Most of the articles now published deal with the economic benefits of monetary diversity. These are examined, on the one hand from a theoretical, macroeconomic perspective (see the articles by Simmons et al. and Kuypers et al.), and secondly on the basis of practical local examples – supported by data from established complementary currencies such as the REC in Barcelona (see Martín Belmonte et al.), the Sardex in Italy (see Fleischmann et al. and Simmons et al.), the Chiemgauer in southern Germany (Zeller) and Sarafu in Kenya (Ussher et al. and Zeller).

Historical examples with parallel currencies are also examined (see Kokabian and Sotiropoulou), as well as lesser-known monetary practices such as the obligation clearing in Slovenia (see Fleischmann et al.). And beyond the economic advantages of complementary forms of currency, some articles examine more fundamental issues, such as the legal definitions of “money” and “currency” as a basis for a sustainable and more equitable monetary order (see Bindewald), the effects of profit-oriented creation of currency on the stability of the financial system (see Kuypers et al.), and the influence of economic inequality on the diffusion of innovations and the importance of cash (see Srouji).

What all these authors seems to have in common is that their research questions are formulated with a concern for social justice and ecological sustainability. The monetary innovations here examined are not evaluated solely in terms of their micro- or market-economic efficiency but are seen in the light of their contribution to a sustainable world.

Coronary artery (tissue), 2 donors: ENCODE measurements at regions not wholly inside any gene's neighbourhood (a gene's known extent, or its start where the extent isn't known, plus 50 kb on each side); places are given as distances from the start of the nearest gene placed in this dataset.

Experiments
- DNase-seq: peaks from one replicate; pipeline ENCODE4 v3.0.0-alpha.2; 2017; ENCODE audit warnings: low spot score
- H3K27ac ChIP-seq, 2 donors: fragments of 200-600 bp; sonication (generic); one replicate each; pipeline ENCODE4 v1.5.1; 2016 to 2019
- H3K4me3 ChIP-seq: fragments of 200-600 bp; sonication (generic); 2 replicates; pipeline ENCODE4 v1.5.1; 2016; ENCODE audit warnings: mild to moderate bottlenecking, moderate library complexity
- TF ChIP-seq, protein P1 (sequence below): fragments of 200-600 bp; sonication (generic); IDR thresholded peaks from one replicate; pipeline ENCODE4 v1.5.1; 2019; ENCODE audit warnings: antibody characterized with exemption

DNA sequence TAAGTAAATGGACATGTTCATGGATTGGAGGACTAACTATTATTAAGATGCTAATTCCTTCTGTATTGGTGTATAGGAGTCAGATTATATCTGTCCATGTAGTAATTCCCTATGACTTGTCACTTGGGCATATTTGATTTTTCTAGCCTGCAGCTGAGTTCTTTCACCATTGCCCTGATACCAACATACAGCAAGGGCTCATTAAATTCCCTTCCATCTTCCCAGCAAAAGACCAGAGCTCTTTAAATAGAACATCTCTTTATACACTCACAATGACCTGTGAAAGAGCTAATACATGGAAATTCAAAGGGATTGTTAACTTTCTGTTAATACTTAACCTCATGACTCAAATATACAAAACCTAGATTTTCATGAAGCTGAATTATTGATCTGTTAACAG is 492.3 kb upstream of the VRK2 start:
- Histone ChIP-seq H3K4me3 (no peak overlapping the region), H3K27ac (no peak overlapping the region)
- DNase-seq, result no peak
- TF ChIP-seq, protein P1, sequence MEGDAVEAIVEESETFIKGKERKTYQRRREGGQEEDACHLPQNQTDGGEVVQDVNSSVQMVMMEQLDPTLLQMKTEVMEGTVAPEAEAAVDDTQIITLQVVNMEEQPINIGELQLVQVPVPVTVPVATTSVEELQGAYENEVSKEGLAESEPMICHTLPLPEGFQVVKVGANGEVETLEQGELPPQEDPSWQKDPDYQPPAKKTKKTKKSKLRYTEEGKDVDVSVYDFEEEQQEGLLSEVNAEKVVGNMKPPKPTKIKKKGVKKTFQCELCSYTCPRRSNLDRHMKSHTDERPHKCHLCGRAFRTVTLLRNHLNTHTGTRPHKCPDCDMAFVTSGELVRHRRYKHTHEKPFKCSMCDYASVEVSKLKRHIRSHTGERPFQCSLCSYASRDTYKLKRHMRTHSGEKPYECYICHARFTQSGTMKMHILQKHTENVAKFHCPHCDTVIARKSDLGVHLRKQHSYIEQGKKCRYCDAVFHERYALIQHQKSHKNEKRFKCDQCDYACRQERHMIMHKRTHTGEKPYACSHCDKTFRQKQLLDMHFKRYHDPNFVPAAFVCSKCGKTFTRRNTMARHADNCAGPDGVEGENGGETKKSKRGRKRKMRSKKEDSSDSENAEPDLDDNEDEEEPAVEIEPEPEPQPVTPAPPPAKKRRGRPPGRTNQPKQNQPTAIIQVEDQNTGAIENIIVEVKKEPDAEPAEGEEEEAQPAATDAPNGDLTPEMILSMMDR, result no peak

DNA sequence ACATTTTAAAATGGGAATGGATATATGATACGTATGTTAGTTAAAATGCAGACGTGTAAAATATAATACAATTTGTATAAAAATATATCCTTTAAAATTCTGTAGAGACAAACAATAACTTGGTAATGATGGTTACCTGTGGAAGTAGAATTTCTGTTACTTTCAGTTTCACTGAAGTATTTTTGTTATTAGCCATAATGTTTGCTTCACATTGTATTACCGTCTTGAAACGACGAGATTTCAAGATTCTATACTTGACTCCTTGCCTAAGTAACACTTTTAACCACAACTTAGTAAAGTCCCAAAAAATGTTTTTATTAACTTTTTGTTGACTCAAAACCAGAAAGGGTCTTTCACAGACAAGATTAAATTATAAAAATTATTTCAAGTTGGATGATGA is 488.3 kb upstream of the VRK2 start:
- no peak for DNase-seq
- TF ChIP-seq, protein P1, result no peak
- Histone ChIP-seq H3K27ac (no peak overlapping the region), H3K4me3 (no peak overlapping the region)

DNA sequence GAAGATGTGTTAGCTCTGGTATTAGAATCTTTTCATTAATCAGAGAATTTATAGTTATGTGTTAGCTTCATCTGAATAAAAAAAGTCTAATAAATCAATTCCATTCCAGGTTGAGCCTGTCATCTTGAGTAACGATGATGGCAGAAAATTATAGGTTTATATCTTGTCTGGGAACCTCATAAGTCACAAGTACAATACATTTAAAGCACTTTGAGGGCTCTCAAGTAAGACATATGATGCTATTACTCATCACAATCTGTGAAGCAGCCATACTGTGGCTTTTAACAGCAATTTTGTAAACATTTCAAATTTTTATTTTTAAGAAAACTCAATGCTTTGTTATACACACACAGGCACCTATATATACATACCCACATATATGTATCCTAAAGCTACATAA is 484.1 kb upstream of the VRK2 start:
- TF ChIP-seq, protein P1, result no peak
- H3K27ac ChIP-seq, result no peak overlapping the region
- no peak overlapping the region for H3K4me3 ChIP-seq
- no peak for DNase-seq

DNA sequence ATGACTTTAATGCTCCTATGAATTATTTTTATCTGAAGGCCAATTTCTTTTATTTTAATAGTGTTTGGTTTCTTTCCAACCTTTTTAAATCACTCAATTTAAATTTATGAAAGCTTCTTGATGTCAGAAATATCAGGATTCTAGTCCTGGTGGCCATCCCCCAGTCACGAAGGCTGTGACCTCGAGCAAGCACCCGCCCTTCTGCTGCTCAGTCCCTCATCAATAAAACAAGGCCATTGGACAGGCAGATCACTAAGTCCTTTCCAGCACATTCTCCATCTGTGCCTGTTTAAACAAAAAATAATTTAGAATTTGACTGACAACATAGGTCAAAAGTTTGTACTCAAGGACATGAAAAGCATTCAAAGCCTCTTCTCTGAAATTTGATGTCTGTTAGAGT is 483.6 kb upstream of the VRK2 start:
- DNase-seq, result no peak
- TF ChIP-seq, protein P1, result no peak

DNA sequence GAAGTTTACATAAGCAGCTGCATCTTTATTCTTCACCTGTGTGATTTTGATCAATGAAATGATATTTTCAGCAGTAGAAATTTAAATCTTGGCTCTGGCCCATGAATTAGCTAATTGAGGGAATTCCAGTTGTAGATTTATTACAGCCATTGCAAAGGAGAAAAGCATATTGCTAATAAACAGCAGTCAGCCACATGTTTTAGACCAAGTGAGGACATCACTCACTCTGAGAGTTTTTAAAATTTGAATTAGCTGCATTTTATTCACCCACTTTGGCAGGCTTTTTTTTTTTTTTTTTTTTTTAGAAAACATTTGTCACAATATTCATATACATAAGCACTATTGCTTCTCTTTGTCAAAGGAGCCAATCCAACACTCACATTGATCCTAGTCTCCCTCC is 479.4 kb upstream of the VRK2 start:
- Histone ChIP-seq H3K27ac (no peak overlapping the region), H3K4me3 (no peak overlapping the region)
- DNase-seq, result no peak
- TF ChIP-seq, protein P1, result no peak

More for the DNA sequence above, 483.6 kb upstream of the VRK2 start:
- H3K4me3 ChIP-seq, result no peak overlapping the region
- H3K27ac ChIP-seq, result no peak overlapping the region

[The author of this article is also co-editor of the special issue described, and author of one of the articles published therein.]


From November 5-7, the American Monetary Institute (AMI) will host the 2021 International Monetary Conference, which will consist of a series of Zoom events.

Register here.

The speakers’ list includes Laurence Kotlikoff, Miguel Ordóñez, Katharina Serafimova, Ahamed Kameel, Ronnie Phillips, Joseph Huber, Lilian Held-Kwaham, Richard Robbins, Tim Di Muzio, Sergio Rossi, Virginia Hammonand many more luminaries. The participation fee is $35.

There will be threeZOOM sessions starting Friday at 4 pm (Central Time US) and Saturday and Sunday at 9am, with a meal break midway each day. Each day willend in the early evening. The conference will utilise ZOOM, and the sessions will berecorded.